To return to our circle and con centricity: It would be a very great pity if the center of the circle could be fixed by a decree like that of the Medes and Persians, which altereth not If we could settle once for all what is concentric and what is eccentric it would be a very serious evil, for the differences of utterance and modes of address among God’s ministers serve a very useful purpose. When Dr. John Owen said that he would give all his learning to be able to preach like the tinker, John Bunyan, he spake not wisely, unless he meant no more than to extol honest John; for Owen’s discourses, profound, solid, weighty, and probably heavy, suited a class of persons who could not have received Bunyan’s delightfully illustrated preaching of the plain gospel. No, Dr. Owen, you had better remain Dr. Owen, for we could by no means afford to lose that mine of theological wealth which you have bequeathed to us. You would have looked very awkward if you had tried to talk like the marvelous dreamer, and he would have played the fool if he had imitated you. It is pitiful to hear comparisons made between the different servants of the same Lord. They were made by their Master, the one as well as the other, and set in different spheres to answer his own designs, and the same wisdom is displayed in each. I heard the other day of a discussion which may have answered its design in educating youthful powers of debate, but intrinsically it was an idle theme; it was this — Does the world owe most to the printing-press or to the steam engine? The machines are alike useful for the purposes intended, and both essential to the world’s progress, why contrast them? Why not as well raise a controversy as to the relative values of needles and pins? Robert Robinson, of Cambridge, had a terse, vigorous, and somewhat homely style of preaching, and I heard it asserted that it was more effective than that of Robert Hall, by whom he was succeeded, who was grandly rhetorical and overwhelming. Who is to judge in such a matter? Who in his senses would even tolerate the question? We claim for Robert Hall a master’s seat in the assembly of divines, nor would we place Robert Robinson below him, for each man suited the condition of the church. We admire every man in his own order, or even in his own disorder, so long as it is really his own. He has some end to serve in God’s eternal purpose, let him answer that end without carping criticism from us. Who are we, that we should even condemn what seems to us odd and singular? How many souls were won to God by Mr. Rowland Hill’s “eccentricities,” as they called them, the judgment day alone will reveal. You have, doubtless, heard of the young man who was about to go to India, and a pious friend was very anxious that he should not leave the country in an unconverted state. He induced this young man to stay a week with him in London, and took him to hear a minister of much repute, a very able man — a man of sound argument and solid thought, in the hope that perhaps something which he said would lead to his friend’s conversion. The youth listened to the sermon, pronounced it an excellent discourse, and there was an end of it. He was taken to hear another earnest preacher, but no result came of the service. When the last night came, the godly friend, in a sort of desperation, ventured with much trembling to lead his companion to Surrey Chapel, to hear Mr. Hill, praying earnestly that Mr. Hill might not say any funny things, that he might, in fact, preach a very solemn sermon, and not say anything whatever that might cause a titter. To his horror, Mr. Hill that night seemed to be more than ever lively, and he said many quaint things. Among the rest he said that he had seen a number of pigs following a butcher in the street, at which he marveled, inasmuch as swine have usually a will of their own, and that will is not often according to their driver’s mind. Mr. Hill, upon inquiring, found that the aforesaid pigs followed the leader because he had peas in his pocket, and every now and then he dropped a few before them, thus overcoming their scruples and propensities. Even so, said Mr. Hill, does the devil lead ungodly men captives to his will, and conduct them into the slaughter-house of everlasting destruction, by indulging them in the pleasures of the world. The sober gentleman who had brought his friend to the chapel was greatly shocked at such a groveling simile, and grieved to think of the mirth which his young friend would find in such a dreadful observation. They reached the door, and to his surprise the youth observed, “I shall never forget this service. That story about the pigs has deeply impressed me, for I fear it is my case.” A happy conversion followed, and the critic could only retract his criticism in the silence of his own grateful heart. Well, then, let each servant of God tell his message in his own way. To his own Master he shall stand or fall.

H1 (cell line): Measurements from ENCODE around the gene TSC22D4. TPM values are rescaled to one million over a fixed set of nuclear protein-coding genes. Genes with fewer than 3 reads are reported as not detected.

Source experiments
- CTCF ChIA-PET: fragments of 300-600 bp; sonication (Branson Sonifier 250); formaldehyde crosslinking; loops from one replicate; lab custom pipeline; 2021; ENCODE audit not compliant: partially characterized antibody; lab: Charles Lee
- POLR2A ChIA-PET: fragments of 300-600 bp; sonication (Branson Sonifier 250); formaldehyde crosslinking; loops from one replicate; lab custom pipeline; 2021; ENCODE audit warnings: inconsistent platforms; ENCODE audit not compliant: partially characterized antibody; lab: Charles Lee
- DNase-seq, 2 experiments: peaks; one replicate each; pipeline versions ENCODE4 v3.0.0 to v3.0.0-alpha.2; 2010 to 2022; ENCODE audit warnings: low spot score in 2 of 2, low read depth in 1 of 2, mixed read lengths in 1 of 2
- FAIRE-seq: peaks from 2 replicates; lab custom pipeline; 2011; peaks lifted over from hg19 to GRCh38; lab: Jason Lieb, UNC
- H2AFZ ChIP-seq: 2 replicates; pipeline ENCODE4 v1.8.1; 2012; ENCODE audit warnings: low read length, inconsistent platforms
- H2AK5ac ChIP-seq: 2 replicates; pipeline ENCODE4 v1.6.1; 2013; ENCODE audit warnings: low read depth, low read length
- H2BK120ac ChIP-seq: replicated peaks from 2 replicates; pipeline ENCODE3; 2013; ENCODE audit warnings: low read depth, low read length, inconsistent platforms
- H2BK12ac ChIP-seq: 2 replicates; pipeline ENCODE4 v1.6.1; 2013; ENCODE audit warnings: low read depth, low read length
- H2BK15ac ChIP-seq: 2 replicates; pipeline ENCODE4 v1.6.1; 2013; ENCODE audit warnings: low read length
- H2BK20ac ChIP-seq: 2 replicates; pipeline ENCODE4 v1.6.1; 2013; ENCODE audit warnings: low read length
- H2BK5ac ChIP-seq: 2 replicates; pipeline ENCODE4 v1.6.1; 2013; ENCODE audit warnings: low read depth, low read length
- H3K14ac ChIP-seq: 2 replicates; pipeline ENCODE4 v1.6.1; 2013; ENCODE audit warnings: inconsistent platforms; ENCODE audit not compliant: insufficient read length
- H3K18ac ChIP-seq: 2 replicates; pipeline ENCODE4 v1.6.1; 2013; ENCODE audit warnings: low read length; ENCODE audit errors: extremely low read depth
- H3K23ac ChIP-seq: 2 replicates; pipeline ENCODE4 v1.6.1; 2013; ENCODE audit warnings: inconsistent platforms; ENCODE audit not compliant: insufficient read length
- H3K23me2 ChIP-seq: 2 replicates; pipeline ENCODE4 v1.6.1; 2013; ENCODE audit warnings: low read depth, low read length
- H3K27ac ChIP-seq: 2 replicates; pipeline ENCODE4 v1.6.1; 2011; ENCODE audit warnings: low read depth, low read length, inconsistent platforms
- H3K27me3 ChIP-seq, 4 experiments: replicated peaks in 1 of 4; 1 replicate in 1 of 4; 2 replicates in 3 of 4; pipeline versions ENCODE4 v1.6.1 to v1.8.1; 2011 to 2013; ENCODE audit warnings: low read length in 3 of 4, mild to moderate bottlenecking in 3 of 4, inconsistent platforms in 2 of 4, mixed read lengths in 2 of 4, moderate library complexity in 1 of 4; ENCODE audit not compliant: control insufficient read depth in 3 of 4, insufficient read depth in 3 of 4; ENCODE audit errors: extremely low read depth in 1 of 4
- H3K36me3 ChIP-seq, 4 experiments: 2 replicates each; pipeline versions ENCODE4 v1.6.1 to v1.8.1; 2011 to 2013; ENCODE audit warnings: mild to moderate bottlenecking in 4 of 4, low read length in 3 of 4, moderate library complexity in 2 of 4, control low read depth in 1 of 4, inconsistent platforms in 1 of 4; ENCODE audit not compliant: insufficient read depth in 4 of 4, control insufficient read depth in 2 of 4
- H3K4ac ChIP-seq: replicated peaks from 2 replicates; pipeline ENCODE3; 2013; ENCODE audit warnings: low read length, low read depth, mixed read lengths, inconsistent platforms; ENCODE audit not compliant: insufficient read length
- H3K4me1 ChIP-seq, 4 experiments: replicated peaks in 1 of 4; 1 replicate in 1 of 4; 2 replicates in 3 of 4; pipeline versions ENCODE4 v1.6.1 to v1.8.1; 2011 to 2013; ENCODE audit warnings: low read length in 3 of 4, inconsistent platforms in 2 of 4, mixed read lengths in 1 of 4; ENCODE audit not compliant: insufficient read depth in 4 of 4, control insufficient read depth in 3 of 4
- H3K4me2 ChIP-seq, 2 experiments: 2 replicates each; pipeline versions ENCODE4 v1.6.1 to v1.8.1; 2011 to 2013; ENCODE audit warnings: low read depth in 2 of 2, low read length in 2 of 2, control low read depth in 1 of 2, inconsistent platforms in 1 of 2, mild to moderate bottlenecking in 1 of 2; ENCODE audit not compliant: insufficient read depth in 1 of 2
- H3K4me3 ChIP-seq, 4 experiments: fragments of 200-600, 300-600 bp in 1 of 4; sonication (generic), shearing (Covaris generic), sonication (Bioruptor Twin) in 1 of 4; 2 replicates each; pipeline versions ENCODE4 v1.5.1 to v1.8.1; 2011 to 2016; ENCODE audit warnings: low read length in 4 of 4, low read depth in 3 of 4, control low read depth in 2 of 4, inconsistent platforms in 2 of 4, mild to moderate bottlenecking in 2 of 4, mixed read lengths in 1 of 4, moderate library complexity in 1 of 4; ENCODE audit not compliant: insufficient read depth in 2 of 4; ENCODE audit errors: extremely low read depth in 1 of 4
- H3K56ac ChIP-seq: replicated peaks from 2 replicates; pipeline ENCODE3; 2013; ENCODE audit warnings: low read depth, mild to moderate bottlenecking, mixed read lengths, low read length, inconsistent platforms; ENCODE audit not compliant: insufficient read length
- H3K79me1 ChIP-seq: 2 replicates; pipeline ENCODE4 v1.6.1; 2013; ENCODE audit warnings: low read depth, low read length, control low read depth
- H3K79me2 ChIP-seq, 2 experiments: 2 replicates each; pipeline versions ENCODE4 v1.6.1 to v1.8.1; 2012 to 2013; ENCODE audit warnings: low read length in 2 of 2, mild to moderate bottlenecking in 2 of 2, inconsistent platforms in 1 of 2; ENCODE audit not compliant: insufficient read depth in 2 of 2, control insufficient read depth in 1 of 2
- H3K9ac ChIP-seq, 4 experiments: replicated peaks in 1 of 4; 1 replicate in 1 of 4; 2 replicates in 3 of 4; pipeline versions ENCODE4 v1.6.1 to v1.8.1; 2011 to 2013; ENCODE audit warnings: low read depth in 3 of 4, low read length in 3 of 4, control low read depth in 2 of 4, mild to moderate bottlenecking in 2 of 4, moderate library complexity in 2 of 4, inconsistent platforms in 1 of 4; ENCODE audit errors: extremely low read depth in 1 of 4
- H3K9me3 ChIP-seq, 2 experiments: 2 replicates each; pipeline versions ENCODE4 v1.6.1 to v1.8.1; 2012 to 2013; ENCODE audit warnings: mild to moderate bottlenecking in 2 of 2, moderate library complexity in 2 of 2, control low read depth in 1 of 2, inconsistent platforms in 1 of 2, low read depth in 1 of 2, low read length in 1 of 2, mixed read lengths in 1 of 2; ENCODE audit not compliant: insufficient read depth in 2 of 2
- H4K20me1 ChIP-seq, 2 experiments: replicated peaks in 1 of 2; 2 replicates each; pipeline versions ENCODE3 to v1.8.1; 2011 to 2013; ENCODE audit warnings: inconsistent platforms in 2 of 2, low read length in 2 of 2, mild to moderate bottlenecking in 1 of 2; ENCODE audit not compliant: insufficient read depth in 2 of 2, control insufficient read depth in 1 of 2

If God moves a Rowland Hill to speak of pigs, it will be better than if he had descanted upon purling brooks, or blue-eyed seraphim. Taste may be shocked, but what of taste when men are to be aroused from the fatal slumbers of indifference! If you are living without Christ in the world, your state and condition are far more shocking in themselves than any arousing words can possibly be. It is sin which is vulgar and in bad taste; so they think who best can judge, — the purest of our race and the angels in heaven. It disgusts me to see a man whom God’s word declares to be “condemned already” giving himself airs, and affecting to be too delicate to hear a homely sentence from one who desires to save him from eternal wrath, He is coarse enough to despise the altogether lovely One, brutal enough to reject the gospel of love, and base enough to rebel against his Creator and Preserver, and yet forsooth he is a connoisseur in religion, and picks over every word which is spoken to him for his good! This spiritual prudery is sickening to the last degree.